The egg white is made up of 88% water. Among the other constituents, we can find proteins with the ovoalbumin, renowned for its properties as coagulant and surfactant (it enables to stabilize the foam of the beaten egg whites). The two other main proteins of the white are the lysosyme and the ovotransferrin.
Shaking the egg whites quickly makes air enter the water of the white, which forms a finer and finer emulsion as they are beaten. The proteins, which are present in the white, trap the air within the water, thus forming some foam. When the whites are firm, they can be slowly mixed with the preparation we wish to make lighter. So egg whites are essential to lots of pastry recipes (mousses, meringues, creams, cakes, ice-creams and sorbets), but also to cooked meats and hot or cold dishes requiring to expand and reduce physically.
COAGULATING / GELLING / BINDING
When the egg white and egg yolk are warmed up, we can see that the liquid becomes solid. The egg is said to be coagulated or cooked. The egg proteins (yolk and white) are at the origin of this coagulation. This is a precious reaction to give consistency to some recipes (pasta, surimi, sweets, cooked meats…). Gelling, elasticity, texture, firmness are a few of their culinary features that the egg white allows to modulate.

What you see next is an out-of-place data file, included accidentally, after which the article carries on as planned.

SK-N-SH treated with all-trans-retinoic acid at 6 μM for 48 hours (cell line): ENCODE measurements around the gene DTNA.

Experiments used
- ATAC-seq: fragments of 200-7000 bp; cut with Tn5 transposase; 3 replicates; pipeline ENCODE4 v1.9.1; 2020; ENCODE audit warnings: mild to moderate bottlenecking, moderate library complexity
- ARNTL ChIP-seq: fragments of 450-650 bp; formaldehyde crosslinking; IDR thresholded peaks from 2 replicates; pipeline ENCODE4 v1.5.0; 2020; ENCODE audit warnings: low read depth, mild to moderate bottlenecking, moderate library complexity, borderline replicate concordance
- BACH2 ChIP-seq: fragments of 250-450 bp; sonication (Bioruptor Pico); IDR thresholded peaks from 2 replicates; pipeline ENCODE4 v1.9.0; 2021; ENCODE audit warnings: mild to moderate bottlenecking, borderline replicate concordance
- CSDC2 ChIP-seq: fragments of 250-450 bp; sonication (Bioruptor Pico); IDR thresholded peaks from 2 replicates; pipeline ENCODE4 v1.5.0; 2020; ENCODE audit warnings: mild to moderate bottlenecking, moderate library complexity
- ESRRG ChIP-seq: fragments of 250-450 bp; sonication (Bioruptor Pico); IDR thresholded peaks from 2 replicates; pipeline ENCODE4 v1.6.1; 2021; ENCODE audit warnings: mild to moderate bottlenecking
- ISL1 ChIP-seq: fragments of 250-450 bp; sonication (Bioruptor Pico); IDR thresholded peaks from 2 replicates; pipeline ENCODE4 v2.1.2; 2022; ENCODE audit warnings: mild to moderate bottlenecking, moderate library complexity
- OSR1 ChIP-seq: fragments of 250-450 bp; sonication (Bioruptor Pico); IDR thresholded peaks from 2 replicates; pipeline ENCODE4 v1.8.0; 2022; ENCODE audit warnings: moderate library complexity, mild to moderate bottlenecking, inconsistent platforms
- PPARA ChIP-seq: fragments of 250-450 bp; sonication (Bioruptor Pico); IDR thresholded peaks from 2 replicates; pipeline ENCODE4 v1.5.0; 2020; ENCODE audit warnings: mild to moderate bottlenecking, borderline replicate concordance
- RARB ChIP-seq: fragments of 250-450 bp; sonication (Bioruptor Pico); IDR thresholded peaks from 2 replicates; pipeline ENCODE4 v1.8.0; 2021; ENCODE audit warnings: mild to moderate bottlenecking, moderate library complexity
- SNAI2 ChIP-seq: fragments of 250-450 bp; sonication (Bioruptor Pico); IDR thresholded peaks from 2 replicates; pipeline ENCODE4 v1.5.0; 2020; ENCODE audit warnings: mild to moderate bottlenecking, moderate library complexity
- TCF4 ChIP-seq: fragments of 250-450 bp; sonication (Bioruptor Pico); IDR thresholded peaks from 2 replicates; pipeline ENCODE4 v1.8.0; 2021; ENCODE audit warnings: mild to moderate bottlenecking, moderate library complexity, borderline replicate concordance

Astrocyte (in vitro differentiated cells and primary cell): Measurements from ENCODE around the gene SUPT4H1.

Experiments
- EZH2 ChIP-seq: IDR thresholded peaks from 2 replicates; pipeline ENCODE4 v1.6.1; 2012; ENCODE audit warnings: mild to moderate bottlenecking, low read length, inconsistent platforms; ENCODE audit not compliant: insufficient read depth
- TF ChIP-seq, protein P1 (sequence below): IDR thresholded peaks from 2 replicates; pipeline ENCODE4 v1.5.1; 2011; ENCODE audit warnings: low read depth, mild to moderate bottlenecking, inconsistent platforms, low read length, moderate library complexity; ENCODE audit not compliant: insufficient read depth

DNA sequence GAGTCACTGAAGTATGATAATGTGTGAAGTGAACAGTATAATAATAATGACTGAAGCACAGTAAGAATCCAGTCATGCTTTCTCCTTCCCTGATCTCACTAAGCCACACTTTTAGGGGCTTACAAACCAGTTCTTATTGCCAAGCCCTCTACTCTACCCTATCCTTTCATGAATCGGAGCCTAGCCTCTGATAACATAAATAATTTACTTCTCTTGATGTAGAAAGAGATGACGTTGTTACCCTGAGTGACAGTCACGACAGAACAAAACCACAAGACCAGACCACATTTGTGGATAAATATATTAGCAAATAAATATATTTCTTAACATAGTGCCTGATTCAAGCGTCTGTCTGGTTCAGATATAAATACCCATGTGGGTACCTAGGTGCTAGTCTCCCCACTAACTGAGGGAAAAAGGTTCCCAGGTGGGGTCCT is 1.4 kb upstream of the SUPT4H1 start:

The whiteness of this ingredient occurs in numerous recipes for the whitening of some dishes. It is also widely used to thicken and fix the other food colourings.
The egg white allows, regarding candies for instance, to avoid the sugar crystallization (succose). This is an essential point for the perfecting of some caramels, nougats and candies which have to remain smooth despite the important presence of sugar.
The lysozyme of the white has a sweet taste 200 times more intense than the one of the sweetening thaumatin protein.
Added to the wine as soon as the must starts to ferment, the lysozyme of the white egg allows to avoid the growth of bacteria responsible for the involuntary stopping of the fermentations, of the slow fermentations, of the increase in volatile acids. It allows a complete stopping or a control of the malolactic fermentation and a stabilization after the malolactic fermentation.
It was used in the past for the gold-leaf cladding, the albumin of the white beinga protein glue. Nowadays, it is particularly used in oenology to soften the red tannic wines.